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Automatic CPU speed & power optimizer for Linux
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e4BdSBmUzHowFico5Ktn and AdnanHodzic set_powersave performance enhancement (#28)
now set_powersave only turns on turbo boost when all 1m load avg is higher than all available cores instead of 4 cores, this should work better for a broader range of cpus.
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LICENSE Initial commit Dec 29, 2019 add power package for better power source control (#25) Jan 12, 2020 set_powersave performance enhancement (#28) Jan 12, 2020


Automatic CPU speed & power optimizer for Linux based on active monitoring of laptop's battery state, CPU usage and system load. Ultimately allowing you to improve battery life without making any compromises.

For tl;dr folks there's a: Youtube: auto-cpufreq - tool demo

Why do I need auto-cpufreq?

One of the problems with Linux today on laptops is that CPU will run in unoptimized manner which will negatively reflect on battery life. For example, CPU will run using "performance" governor with turbo boost enabled regardless if it's plugged in to power or not.

Issue can be mitigated by using tools like indicator-cpufreq or cpufreq, but these still require maual action from your side which can be daunting and cumbersome.

Using tools like TLP will help in this situation with extending battery life (which is something I did for numerous years now), but it also might come with its own set of problems, like losing turbo boost.

With that said, I needed a simple tool which would automatically make "cpufreq" related changes, save battery like TLP, but let Linux kernel do most of the heavy lifting. That's how auto-cpufreq was born.

Please note: this tool doesn't conflict and works great in tandem with TLP.


  • Monitoring
    • Basic system information
    • CPU frequency
    • CPU temperatures
    • Battery state
    • System load
  • CPU frequency scaling, governor and turbo boost management based on
    • battery state
    • CPU usage
    • System load
  • Automatic CPU & power optimization (temporary and persistent)

How to run auto-cpufreq?

Arch Linux

AUR package is available for install. After which auto-cpufreq will be available as a binary and you can skip to auto-cpufreq: modes and options for further reference.

Get auto-cpufreq source code

git clone

Install requirements

Requirements installation for Debian/Ubuntu and their derivatives

All requirements can be installed by running:

sudo apt install python3-dev python3-pip python3-distro python3-psutil python3-click python3-power -y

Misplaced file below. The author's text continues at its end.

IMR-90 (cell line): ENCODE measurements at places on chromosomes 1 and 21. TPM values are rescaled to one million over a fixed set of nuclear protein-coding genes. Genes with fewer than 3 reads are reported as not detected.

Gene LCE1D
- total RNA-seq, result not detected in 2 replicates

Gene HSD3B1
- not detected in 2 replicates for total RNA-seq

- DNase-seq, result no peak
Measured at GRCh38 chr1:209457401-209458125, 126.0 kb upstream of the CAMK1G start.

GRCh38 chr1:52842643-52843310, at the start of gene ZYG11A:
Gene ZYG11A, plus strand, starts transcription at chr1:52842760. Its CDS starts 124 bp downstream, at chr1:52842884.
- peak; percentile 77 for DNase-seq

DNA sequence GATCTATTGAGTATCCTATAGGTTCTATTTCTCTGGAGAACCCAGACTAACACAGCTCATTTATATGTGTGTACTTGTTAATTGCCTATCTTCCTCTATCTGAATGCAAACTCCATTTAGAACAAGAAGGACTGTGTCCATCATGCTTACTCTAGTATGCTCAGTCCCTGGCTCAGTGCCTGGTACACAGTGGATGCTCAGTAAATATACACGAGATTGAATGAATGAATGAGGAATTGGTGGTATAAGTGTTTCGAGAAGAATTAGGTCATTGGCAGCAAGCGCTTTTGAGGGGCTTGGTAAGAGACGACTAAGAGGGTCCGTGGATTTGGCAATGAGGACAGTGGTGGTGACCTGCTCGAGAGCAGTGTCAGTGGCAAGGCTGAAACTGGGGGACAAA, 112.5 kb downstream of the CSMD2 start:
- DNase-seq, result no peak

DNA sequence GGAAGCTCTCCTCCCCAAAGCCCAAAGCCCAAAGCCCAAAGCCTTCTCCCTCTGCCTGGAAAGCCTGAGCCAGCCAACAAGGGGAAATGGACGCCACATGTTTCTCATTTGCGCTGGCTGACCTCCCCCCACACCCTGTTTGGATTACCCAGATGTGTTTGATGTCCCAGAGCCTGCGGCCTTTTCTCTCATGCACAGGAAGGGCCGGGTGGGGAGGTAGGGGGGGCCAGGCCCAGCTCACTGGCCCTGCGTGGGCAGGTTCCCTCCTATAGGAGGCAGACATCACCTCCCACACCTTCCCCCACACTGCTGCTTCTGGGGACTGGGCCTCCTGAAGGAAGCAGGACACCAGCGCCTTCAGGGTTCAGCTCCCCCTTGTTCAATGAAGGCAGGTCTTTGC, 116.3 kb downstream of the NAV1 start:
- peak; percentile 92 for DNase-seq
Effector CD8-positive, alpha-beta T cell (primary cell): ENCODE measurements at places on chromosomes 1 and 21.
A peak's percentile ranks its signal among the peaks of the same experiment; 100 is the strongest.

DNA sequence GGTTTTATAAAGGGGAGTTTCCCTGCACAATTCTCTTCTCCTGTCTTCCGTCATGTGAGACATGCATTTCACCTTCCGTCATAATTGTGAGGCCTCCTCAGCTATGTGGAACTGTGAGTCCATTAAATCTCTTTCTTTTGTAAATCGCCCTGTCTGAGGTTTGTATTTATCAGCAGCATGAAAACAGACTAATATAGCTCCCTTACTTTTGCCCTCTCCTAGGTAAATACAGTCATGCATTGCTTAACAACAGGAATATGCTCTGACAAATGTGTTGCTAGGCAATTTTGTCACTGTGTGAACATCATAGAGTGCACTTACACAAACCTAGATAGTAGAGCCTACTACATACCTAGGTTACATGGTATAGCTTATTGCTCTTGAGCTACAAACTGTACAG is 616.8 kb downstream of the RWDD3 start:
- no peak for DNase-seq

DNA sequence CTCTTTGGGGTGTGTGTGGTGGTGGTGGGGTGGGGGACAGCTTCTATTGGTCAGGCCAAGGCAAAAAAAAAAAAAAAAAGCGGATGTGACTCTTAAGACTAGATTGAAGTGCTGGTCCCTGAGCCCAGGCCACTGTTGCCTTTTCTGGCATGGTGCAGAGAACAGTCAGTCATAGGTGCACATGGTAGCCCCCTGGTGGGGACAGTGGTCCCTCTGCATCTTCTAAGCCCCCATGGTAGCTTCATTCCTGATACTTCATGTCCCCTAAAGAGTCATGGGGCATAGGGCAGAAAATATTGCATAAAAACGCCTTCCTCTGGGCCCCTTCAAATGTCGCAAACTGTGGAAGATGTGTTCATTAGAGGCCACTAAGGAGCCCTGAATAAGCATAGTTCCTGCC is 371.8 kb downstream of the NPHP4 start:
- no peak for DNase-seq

Since APT packages may contain older version of necessary Python packages, please make sure to have latest version by running: sudo pip3 install --upgrade psutil click distro power

Requirements installation for Redhat/Fedora and its derivatives

Necessary pre-requisites can be installed by running:

sudo yum install python-devel

After which you need to need to install rest of the requirements as stated below.

Requirements installation for all other Linux distributions

If you have python3 and pip3 installed simply run:

sudo pip3 install psutil click distro power

Note: libraries must be installed using root user as tool will be run as root.

Running auto-cpufreq on AMD CPU and/or desktop/servers's

Please note when this tool was made it was solely targeting Intel CPU's running on laptops. Support for both AMD CPU is currently being worked on.

While there are plans to extend support for desktop/servers in near future.

Run auto-cpufreq

auto-cpufreq can be run by simply running the and following on screen instructions, i.e:

sudo python3

auto-cpufreq modes and options


sudo python3 --monitor

No changes are made to the system, and is solely made for demonstration purposes what auto-cpufreq could do differently for your system.


sudo python3 --live

Necessary changes are temporarily made to the system which are lost with system reboot. This mode is made to evaluate what the system would behave with auto-cpufreq permanently running on the system.

Install - auto-cpufreq daemon

Necessary changes are made to the system for auto-cpufreq CPU optimizaton to persist across reboots. Daemon is deployed and then started as a systemd service. Changes are made automatically and live log is made for monitoring purposes.

sudo python3 --install

After daemon is installed, auto-cpufreq is available as a binary and is running in the background. Its logs can be viewed by running: auto-cpufreq --log

Since daemon is running as a systemd service, its status can be seen by running:

systemctl status auto-cpufreq

Remove - auto-cpufreq daemon

auto-cpufreq daemon and its systemd service, along with all its persistent changes can be removed by running:

sudo auto-cpufreq --remove or sudo python3 --remove


If daemon has been instaled, live log of CPU/system load monitoring and optimizaiton can be seen by running:

auto-cpufreq --log or sudo python3 --log


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